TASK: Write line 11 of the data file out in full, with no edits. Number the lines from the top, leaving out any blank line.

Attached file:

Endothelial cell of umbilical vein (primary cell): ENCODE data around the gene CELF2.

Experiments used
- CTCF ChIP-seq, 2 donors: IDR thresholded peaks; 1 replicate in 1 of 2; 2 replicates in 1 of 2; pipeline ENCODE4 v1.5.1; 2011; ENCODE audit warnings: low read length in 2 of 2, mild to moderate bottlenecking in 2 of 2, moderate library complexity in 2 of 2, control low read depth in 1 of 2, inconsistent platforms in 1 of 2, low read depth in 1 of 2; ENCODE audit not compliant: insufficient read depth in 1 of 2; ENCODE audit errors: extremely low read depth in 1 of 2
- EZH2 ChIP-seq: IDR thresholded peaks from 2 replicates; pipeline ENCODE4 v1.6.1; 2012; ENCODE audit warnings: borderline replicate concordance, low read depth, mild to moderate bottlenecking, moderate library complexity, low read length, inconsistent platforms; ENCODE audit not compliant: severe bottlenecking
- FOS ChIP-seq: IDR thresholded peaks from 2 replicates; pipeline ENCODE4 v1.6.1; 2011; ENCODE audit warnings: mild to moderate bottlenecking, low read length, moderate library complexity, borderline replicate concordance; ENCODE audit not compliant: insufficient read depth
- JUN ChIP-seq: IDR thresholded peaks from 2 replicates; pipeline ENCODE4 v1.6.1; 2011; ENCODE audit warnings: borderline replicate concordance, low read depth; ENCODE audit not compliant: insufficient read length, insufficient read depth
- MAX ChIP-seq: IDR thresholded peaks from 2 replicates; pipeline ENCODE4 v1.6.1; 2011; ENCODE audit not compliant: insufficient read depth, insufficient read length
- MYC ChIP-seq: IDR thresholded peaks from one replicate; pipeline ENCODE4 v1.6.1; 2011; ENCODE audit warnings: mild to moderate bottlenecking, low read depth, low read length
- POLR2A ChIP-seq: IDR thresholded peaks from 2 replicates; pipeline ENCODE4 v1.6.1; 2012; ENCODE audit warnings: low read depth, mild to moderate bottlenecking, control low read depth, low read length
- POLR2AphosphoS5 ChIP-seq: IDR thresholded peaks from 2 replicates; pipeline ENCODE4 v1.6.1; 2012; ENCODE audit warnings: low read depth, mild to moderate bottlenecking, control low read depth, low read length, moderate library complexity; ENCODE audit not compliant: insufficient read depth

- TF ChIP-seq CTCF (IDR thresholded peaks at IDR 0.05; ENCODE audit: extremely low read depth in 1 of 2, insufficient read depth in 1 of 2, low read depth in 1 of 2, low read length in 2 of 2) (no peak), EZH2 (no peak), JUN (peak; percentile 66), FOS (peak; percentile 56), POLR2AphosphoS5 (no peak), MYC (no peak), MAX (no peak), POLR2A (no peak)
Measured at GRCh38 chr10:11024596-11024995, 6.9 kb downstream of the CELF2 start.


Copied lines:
- TF ChIP-seq CTCF (IDR thresholded peaks at IDR 0.05; ENCODE audit: extremely low read depth in 1 of 2, insufficient read depth in 1 of 2, low read depth in 1 of 2, low read length in 2 of 2) (no peak), EZH2 (no peak), JUN (peak; percentile 66), FOS (peak; percentile 56), POLR2AphosphoS5 (no peak), MYC (no peak), MAX (no peak), POLR2A (no peak)